Talking to the Weekly last week, Webster was about to leave for France, and he still couldn't fathom that his 40-year-old opera was about to be performed for the first time — in Europe, no less. "When June 20 passes and the event takes place, it will become a candidate for 'Ripley's Believe It Or Not,'" he said, beaming.
On June 20, his version of the Hans Christian Andersen fairy tale will be performed in the grand Town Hall of the seventh arrondissement. The work, which he describes as melodic, "traditional" and "accessible," will be sung in English by two French artists: soprano Anne-Chantal Carriere as the Little Match Girl and mezzo-soprano Veronique Bauer as the Grandmother. Gilles Nicolas will accompany them on piano. This is a rare premiere by an American composer in the City of Light, and the first trip to France for Webster. The writer is clearly gratified and thrilled.
The event grew out of Webster's longtime friendship with Roger Dickinson-Brown, an American poet and writer who now lives near Paris. Dickinson-Brown has versions of the opera on cassettes and CDs, and is a great admirer of the work. His son Adrian Harrington Brown is producing the June 20 production, and found the musicians and arranged the hall.
"This chamber opera, requiring as few as two musicians, starts out striking and beautiful and then grows on you. It is a little masterpiece," Dickinson-Brown wrote in an email to the Weekly. "The final duet is some of the most moving music I've heard from our times."
That's apropos for a tragic fairy tale that depicts a desperately poor girl selling matches in the street on a freezing New Year's Eve. When she sees a vision of her grandmother, Webster's opera has her singing: "You will vanish like the warm fire, the goose, and the great, glorious Christmas tree. But I'll never, ever let you go!" Grandmother responds, "There no cold, no hunger nor care is found, We'll ascend to the Kingdom of Love's reign, We shall be with God."
Webster met Dickinson-Brown at Stanford, in the days when Dickinson-Brown was studying with the late poet Yvor Winters. Webster's own roots also run deep in this area. He grew up in Palo Alto and holds three Stanford degrees: a bachelor's in music, a master's in German studies and a doctorate in German studies. Today he's an administrator in the department of aeronautics and astronautics.
In East Palo Alto, where he's lived for 40 years, Webster has been on the city's Rent Stabilization Board for two decades. His other volunteer efforts include serving on the Measure C parcel-tax committee and being a co-founder of the affordable-housing nonprofit EPA CAN DO.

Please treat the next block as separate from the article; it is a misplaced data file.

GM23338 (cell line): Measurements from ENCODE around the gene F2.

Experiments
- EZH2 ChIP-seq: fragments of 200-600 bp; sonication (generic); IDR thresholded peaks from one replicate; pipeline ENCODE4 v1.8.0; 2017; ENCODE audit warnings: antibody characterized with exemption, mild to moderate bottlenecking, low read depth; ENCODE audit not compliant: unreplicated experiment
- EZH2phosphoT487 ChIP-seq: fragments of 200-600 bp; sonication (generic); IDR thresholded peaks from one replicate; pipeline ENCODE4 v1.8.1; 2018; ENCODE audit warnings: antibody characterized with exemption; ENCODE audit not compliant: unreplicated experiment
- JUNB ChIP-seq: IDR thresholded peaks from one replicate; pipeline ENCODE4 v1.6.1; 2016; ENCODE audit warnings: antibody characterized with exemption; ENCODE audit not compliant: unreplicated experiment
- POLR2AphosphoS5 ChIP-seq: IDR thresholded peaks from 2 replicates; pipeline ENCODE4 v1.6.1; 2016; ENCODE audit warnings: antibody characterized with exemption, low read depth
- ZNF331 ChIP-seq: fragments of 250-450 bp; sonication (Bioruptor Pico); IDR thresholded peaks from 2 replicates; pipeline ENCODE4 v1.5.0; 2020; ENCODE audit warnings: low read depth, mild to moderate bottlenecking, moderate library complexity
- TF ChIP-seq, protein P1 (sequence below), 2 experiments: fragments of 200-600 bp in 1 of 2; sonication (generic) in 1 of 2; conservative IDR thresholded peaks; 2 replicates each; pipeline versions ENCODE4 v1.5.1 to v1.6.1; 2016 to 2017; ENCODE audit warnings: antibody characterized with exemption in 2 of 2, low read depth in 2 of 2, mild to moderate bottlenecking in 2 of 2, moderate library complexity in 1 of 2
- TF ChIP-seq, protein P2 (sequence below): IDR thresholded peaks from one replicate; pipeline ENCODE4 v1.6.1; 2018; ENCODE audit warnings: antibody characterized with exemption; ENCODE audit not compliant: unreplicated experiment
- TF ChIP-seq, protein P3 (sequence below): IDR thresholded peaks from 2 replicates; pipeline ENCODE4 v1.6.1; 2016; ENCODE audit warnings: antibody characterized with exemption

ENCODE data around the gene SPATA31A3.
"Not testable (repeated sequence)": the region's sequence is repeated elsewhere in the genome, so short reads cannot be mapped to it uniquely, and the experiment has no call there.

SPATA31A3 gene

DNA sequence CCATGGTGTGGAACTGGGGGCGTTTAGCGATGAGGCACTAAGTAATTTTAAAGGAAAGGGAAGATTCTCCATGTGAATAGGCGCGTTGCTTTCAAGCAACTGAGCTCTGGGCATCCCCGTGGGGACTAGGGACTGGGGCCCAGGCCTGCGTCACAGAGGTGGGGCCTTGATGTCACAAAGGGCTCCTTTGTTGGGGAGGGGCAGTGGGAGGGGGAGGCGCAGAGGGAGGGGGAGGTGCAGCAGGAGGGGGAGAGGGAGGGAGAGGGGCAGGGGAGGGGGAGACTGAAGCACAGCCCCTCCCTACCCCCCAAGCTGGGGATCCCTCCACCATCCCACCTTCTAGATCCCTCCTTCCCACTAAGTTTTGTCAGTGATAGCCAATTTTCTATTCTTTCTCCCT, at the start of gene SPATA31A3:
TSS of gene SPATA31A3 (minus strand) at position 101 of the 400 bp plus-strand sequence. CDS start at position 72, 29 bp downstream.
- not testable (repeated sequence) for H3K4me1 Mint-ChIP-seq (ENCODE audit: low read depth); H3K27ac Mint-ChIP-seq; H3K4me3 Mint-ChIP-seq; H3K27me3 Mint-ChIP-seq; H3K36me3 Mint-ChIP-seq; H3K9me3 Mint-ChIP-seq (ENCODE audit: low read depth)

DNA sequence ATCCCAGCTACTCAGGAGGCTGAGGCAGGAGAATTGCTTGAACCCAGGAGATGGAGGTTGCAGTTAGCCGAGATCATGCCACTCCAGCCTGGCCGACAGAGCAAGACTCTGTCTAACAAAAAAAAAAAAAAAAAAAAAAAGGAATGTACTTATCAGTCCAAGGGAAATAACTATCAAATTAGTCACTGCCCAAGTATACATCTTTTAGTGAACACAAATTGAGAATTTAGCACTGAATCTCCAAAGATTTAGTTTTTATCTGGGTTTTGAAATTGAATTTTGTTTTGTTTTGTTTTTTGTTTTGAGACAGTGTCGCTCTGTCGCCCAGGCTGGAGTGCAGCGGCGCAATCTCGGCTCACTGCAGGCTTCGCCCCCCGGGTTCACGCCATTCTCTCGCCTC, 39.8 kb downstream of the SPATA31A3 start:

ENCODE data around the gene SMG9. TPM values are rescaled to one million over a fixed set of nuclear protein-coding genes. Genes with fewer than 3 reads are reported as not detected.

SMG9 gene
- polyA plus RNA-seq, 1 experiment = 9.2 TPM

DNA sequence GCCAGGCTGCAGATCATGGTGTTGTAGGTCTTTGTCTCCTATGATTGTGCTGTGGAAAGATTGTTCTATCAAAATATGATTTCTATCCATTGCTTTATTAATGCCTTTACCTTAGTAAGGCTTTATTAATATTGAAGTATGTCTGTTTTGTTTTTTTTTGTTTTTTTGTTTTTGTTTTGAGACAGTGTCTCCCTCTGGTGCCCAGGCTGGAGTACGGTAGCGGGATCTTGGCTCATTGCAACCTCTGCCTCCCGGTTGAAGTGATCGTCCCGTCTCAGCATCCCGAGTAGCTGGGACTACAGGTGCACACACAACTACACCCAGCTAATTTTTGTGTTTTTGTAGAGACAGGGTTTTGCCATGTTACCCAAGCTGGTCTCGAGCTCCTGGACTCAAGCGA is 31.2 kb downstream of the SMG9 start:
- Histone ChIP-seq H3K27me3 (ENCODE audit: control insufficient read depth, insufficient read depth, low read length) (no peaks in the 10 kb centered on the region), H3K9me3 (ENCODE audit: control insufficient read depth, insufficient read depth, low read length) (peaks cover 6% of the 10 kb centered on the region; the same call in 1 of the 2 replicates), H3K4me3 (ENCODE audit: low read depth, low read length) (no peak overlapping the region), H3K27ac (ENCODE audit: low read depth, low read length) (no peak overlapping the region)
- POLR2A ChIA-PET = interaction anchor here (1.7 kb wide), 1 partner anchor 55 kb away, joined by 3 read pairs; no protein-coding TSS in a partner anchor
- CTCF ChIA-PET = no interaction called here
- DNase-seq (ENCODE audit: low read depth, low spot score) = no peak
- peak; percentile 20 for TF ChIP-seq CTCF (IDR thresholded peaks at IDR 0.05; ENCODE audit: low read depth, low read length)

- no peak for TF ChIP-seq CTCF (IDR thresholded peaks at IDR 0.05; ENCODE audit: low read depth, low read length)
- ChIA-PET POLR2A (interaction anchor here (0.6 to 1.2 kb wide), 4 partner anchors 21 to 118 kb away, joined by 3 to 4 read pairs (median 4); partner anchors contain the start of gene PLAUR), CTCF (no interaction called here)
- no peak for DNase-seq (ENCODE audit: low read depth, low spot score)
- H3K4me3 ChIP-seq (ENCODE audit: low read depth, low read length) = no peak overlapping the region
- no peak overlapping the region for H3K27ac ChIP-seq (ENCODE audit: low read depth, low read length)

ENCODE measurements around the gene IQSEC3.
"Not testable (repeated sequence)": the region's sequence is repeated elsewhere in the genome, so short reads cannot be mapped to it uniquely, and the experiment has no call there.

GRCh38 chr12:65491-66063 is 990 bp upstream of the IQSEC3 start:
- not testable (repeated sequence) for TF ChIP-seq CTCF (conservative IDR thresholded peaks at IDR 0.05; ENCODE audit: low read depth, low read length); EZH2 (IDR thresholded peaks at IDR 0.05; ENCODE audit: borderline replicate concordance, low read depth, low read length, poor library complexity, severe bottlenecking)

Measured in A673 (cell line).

In an interview, Webster is gregarious, articulate and precise, often remembering specific dates seemingly without effort. One stands out: Dec. 22, 1973. That's the day he started writing "The Little Match Girl."
At the time, Webster was teaching modern and classical languages at the University of Wyoming in Laramie. He was sitting in his office writing an article on Thomas Mann and Arthur Schopenhauer when his department head knocked at the door. The news was bad. Due to a shortage of freshmen, the university was cutting back, and the head informed Webster that his contract was not being renewed.
"I thought maybe I'd take the opportunity to do something different," Webster said. An opera buff since his early years, Webster decided to write his own, "addressing one of the great problems of opera": the high cost of putting up a quality production.
He had a background in literature and a love for folklore, and "The Little Match Girl" was a natural fit. It all takes place on one bleak corner, making scenery easy. As for the costumes, they could be made from raggedy castoffs. "You don't even need to rent a hall. You could do it on a street," he said. "In a way, it's the perfect opera."
Webster wrote from Dec. 22, 1973, to Dec. 22, 1975, creating an opera that could be performed as one act or divided into two. But then he never took it to the stage. "Looking back, I think I could have produced it over the years for a few hundred dollars. But I suffered delusions of grandeur."
As Webster waited for the right situation to stage "The Little Match Girl," his life evolved. Back in California, he became involved in East Palo Alto issues. He wrote another opera, a version of "Cyrano de Bergerac." He spent time in Grass Valley working on still another opera, which would have been about the life of notorious 19th-century dancer and actress Lola Montez, who had owned a home in the foothills town.
Lola didn't pan out, but the little match girl did. Webster had a studio recording made of his fairytale opera and sent it to Roger Dickinson-Brown. The rest is history. And when the fairytale takes the stage in Paris later this month, the little match girl will take a treasured place in Webster's own history.
Info: For more about William Webster, his operas and the June 20 premiere, go to thelittlematchgirlopera.com.
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